Hooked at the Science Gallery, London: From heroin to Playstation

Happy Chat Beast tries to be good in Feed Me © 2013, Rachel Maclean

Popping along to the newly opened Science Gallery London and getting Hooked for New Scientist, 26 September 2018

IN THE spacious atrium of the new London Science Gallery, Lawrence Epps is tweaking the workings of a repurposed coin-pushing arcade game. It is part of the gallery’s first show, Hooked. He hands me one of 10,000 handmade terracotta tokens. Will I be lucky enough to win a gold-leafed token, or maybe one of the ceramic ones stamped with images of an exotic sunset? No.

Reluctantly (I’m hooked already), I leave Again and follow Hannah Redler-Hawes up the stairs. Hooked is Redler-Hawes’s responsibility. Fresh from co-curating [JOYCAT]LMAO at the Open Data Institute with data artist Julie Freeman, she took on the task of building London Science Gallery’s launch exhibition. She soon found herself in a room with six “young leaders” – selected from local schools in the London boroughs of Southwark and Lambeth – who, for the past year, have been shaping the direction of London’s newest public institution.

Addiction, she argues, is a normal part of life. Every tribe has its social lubricants, and, as she points out, “we are creatures who like to explore, who like pleasure, who like extending our boundaries intellectually, emotionally and physically, and we are also creatures who aren’t that fond of pain, so when we encounter it we look for an escape route”.

A visit to Hooked becomes increasingly unnerving, as one by one you identify all the apparently innocuous corners of your own life that contain at least an element of addictiveness, from caffeine to Facebook. That journey begins with the show’s iconic image, a lolly-turned-pincushion from the series Another Day on Earth by Olivia Locher, whose work explores the moment when getting what you want becomes taking what you can’t help but take.

The Science Gallery ethos is to leave its visitors with more questions than answers. It is there to pique curiosity, rather than address ignorance. The success of this approach, pioneered by Science Gallery Dublin in 2008, can be measured by the project’s rapid expansion. There are Science Galleries planned for Bangalore this year, Venice in 2019 and Melbourne in 2020, not to mention pop-ups everywhere from Detroit to Davos.

Science Galleries do not amass private collections. Each show is curated by someone new, displaying work from art, science, engineering and territories that, frankly, defy classification. Shows already announced for London include explorations of dark matter and prosthetics. That latter show, explains the gallery’s departing director Daniel Glaser, is going to be very hands-on. A different proposition to Hooked, then, which is about international art and curatorial rigour.

Glaser joins our exploration of the wet paint and bubble wrap of the half-assembled exhibition. Among the more venerable pieces here are Richard Billingham’s films from the late 1990s, capturing the gestures and habits of life on benefits in the deprived corner of West Bromwich, UK, where he grew up. Smoking, snorting, hammering away at a PlayStation might be addictive behaviours, or might become addictive, but the films remind us they are also ways of dealing with boredom. They kill time. They are ordinary activities, and of obvious utility.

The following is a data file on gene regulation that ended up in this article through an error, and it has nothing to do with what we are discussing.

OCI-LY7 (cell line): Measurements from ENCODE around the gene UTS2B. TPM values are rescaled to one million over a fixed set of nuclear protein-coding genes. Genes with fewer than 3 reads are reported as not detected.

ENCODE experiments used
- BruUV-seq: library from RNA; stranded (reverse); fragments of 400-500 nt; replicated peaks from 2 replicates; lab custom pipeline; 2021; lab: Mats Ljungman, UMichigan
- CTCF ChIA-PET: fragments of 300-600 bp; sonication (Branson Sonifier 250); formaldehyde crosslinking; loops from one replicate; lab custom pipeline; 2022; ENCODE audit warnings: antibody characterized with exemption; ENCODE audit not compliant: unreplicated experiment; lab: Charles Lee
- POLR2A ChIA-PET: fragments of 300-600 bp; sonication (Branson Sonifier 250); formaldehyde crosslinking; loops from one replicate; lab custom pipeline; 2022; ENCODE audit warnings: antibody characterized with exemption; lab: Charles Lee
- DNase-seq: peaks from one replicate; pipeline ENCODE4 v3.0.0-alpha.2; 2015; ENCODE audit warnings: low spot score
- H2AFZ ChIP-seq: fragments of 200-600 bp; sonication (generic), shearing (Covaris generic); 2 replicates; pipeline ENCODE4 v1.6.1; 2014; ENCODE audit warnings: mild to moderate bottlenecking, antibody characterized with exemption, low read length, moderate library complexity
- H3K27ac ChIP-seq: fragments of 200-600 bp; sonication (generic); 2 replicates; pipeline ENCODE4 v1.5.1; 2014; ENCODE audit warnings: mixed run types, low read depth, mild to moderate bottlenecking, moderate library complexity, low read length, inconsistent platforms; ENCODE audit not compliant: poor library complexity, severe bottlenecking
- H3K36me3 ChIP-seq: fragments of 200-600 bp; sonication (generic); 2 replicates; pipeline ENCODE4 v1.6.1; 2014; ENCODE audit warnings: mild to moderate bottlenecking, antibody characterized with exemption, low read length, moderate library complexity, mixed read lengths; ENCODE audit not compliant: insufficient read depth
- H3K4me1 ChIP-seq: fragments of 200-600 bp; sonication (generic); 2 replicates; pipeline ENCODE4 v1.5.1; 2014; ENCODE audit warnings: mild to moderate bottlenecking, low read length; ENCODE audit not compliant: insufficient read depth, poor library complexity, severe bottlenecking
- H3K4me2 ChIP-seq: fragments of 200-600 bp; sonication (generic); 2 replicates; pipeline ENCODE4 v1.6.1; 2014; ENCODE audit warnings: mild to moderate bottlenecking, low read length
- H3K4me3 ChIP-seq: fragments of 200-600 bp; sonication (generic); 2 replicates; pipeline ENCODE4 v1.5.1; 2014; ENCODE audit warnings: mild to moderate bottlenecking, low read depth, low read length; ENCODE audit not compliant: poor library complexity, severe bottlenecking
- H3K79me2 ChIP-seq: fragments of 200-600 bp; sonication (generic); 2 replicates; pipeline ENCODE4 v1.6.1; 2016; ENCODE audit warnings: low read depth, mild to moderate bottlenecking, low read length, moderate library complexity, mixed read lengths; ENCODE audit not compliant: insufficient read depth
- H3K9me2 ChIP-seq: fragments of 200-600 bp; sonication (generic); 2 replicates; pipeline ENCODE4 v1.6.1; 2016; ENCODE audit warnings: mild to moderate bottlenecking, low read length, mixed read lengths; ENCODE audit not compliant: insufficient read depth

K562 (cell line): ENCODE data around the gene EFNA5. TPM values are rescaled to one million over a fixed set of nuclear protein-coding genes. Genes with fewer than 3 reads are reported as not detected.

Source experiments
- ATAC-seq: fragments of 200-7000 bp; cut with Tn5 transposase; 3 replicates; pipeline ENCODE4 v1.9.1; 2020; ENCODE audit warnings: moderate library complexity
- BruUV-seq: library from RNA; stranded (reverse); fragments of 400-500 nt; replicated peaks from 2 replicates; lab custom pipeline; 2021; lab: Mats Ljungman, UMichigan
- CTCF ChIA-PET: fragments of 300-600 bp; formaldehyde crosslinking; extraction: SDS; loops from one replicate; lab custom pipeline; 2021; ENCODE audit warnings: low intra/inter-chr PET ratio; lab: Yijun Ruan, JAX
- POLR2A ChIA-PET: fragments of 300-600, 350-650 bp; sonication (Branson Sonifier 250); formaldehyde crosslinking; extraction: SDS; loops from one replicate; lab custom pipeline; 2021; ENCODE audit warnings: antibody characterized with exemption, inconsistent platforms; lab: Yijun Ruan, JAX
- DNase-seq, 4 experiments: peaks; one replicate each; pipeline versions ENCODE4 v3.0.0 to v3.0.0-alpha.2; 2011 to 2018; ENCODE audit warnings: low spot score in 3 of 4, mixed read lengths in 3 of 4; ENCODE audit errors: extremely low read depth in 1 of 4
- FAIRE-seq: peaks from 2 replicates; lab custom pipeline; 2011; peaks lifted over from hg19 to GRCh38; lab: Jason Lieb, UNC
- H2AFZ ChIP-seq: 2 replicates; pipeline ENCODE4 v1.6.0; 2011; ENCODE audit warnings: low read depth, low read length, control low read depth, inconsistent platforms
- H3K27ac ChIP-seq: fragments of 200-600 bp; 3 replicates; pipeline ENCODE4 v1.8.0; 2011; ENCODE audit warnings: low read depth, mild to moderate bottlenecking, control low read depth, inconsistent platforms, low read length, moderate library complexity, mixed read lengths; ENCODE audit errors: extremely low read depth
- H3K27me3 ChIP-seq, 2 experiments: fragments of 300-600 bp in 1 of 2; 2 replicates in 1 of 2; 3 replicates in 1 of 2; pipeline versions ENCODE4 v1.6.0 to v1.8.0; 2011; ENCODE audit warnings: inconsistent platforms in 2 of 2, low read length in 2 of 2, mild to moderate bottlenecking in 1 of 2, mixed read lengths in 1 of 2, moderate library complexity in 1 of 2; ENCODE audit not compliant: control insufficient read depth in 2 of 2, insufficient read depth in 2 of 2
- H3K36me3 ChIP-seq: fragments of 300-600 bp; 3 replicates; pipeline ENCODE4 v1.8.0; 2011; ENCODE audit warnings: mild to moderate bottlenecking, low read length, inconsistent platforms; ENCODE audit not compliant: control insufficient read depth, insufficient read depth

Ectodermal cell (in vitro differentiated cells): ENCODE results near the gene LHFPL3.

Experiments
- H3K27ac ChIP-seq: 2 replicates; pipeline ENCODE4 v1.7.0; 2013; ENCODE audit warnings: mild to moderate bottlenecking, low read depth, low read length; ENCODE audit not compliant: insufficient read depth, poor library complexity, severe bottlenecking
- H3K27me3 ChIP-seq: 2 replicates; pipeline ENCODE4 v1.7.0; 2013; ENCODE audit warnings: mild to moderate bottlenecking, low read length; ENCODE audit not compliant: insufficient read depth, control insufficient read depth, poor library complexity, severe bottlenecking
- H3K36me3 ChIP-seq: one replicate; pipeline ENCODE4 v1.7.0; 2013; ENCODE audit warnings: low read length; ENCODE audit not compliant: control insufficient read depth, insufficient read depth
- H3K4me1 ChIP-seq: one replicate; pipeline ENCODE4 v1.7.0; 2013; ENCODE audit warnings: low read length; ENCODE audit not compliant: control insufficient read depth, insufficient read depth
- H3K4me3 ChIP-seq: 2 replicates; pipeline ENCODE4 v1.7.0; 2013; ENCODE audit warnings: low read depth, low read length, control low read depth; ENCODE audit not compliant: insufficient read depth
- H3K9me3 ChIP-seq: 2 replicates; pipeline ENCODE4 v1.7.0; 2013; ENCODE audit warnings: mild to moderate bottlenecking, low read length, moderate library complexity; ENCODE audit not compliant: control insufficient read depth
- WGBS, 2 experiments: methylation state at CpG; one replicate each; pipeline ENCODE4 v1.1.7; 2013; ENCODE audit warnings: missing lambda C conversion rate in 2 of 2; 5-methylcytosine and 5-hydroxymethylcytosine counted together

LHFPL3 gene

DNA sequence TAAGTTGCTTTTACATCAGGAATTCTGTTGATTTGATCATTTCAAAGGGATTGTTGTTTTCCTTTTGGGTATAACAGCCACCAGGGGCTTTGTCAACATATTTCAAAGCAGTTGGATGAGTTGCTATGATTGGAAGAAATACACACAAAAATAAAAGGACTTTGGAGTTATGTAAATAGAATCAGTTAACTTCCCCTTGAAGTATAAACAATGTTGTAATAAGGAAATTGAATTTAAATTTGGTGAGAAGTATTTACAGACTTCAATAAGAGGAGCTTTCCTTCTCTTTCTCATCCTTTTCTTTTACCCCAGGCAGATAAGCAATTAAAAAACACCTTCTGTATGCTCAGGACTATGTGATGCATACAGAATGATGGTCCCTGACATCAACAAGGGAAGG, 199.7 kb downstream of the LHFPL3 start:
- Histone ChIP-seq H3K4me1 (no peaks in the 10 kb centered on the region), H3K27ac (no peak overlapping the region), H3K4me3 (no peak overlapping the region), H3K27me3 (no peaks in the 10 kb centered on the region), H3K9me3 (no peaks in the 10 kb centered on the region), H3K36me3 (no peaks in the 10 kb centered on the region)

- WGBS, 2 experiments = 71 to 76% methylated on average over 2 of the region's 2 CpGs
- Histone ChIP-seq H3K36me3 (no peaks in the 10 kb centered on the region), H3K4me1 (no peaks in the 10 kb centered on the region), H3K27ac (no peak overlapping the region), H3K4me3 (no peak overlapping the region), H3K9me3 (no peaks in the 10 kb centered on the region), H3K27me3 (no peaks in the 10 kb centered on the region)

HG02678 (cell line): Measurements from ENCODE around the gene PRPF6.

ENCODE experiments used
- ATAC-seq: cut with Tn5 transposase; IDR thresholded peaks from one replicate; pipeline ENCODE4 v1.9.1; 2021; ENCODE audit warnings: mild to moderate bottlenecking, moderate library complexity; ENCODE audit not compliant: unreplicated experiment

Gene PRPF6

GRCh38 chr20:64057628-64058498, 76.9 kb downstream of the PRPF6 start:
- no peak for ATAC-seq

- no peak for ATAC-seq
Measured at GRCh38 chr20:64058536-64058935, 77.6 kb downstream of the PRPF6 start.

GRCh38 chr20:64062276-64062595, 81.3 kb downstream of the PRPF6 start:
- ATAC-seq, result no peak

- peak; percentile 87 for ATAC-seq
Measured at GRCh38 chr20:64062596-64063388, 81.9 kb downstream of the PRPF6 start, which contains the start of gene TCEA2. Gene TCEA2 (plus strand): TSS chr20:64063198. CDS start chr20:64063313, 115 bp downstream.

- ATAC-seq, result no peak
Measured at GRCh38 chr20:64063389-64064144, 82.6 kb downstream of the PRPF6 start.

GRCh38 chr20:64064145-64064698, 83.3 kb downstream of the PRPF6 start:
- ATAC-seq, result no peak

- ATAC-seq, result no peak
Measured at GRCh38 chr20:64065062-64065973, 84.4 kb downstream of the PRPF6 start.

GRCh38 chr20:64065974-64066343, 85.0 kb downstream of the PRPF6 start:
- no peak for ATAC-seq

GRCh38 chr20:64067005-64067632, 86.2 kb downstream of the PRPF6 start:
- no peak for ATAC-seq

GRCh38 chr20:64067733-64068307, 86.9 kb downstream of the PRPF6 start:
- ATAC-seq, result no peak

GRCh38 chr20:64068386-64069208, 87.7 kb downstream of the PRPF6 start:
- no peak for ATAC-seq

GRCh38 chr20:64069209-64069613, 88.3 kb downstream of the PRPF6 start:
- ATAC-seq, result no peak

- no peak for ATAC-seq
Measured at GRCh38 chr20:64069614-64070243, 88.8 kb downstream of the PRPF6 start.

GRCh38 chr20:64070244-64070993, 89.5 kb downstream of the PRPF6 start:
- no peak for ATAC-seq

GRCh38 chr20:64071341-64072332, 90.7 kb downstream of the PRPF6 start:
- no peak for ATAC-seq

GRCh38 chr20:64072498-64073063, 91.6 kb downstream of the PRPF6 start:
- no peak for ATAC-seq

“We’re all users, which means we’re all at risk of tipping into harm,” says Redler-Hawes. “Addiction is a natural part of being human. It’s a problem when it’s harming you, but when that happens, it’s not just you that’s the problem.”

This point was brought sharply into focus for her when she discussed addiction with the gallery’s young leaders group. “My idea of addiction was a forty-something in a room unable to work, but these young people were absolutely engaged and a bit afraid that so much of the environment they had grown up in was very obviously vying for their attention, and quite literally trying to get them hooked.”

Naturally enough, then, online experiences feature heavily in the exhibition. Artist Rachel Maclean‘s celebrated and extremely uncanny film Feed Me (2015) is a twisted fairy tale where ghastly characters communicate in emojis and textspeak, as each pursues a lonely path in search of the unattainable.

More immediate, and more poignant from my point of view, is a new video installation by Yole Quintero, Me. You. Limbo, which very quickly convinces you that your phone is much more a part of you than you ever realised. Anyone who has had a relationship decay into a series of increasingly bland WhatsApp messages will get it. “A lot of these pieces are about love,” Redler-Hawes comments, quietly.

Although the emphasis here is on established artists, there are pieces that point to just how mischievous and hands-on this institution is likely to become in the years ahead. Katriona Beales‘s Entering the Machine Zone II is a new commission, developed with the assistance of Henrietta Bowden-Jones, founder of the first NHS gambling clinic. It is the world’s most pointless video game – though I defy you to stop playing once you have started. It propels you with frightening rapidity towards the dissociative state that, for gamblers in particular, is the real attraction of their vice – far more addictive than the promise of money.